Hedge Fund High Water Mark Probability and Persistence

What is the likelihood that a hedge fund will achieve a new high water mark in a given month? Are high water marks streaky? In their April 2010 paper entitled “Persistence Analysis of Hedge Fund Returns”, Serge Amvella, Iwan Meier and Nicolas Papageorgiou investigate performance relative to high water mark by hedge fund strategy class. (See the table “Hedge Fund Strategy Classifications” from Hedge Fund Research, Inc., the source of data for the study, for imperfectly matched descriptions of hedge fund classes.) Using monthly net-of-fee returns for 4,783 funds hedge funds across 20 strategy classes spanning January 1994 through December 2007, they find that: Keep Reading

Lagged Cloning of Mutual Funds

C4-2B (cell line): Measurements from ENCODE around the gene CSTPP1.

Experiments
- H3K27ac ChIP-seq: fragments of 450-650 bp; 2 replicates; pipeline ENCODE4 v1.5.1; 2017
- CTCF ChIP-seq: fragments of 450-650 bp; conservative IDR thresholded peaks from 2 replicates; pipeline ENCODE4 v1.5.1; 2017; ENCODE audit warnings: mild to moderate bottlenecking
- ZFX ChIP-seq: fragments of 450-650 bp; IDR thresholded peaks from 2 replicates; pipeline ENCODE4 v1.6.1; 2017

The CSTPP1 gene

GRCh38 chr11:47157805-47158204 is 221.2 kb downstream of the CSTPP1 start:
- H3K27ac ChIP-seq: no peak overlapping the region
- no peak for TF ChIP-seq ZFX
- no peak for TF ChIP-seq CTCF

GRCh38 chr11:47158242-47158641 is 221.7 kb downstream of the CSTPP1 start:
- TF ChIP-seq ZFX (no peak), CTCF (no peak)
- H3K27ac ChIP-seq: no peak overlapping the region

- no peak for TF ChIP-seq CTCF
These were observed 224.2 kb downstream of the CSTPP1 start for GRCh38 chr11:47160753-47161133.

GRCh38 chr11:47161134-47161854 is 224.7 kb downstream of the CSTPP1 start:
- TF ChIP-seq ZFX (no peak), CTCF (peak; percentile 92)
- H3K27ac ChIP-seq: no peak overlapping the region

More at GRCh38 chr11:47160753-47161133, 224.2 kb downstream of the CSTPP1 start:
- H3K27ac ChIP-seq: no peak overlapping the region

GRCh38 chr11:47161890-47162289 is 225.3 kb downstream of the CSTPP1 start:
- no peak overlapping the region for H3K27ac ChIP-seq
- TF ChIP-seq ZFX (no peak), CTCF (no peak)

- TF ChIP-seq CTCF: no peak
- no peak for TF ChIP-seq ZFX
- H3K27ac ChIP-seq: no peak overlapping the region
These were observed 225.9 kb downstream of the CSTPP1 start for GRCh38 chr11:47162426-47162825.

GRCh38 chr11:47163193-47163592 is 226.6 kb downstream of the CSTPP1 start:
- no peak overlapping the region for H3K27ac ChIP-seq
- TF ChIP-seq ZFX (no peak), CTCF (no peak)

Do clones of mutual funds derived from SEC filings do as well as the funds themselves? In their February 2010 preliminary paper entitled “Better than the Original? The Relative Success of Copycat Funds”, Yu Wang and Marno Verbeek construct hypothetical clones to investigate the performance of a free-riding strategy that duplicates the disclosed asset holdings of actively managed mutual funds, reformed on each filing date. Using periodically disclosed holdings of 3,046 active U.S. mutual funds during 1985-2008  (24 years), they find that: Keep Reading

Newsworthy Hedge Funds Underperform?

Do hedge funds covered by the news media underperform “hidden gems?” In their March 2010 paper entitled “Does Recognition Explain The Media-Coverage Discount? Contrary Evidence From Hedge Funds”, Gideon Ozik and Ronnie Sadka examine the effects of media coverage on future hedge fund performance. Using results of 80,000 monthly searches of the Google News archive and monthly return data for 978 hedge funds spanning 1999-2008, they conclude that: Keep Reading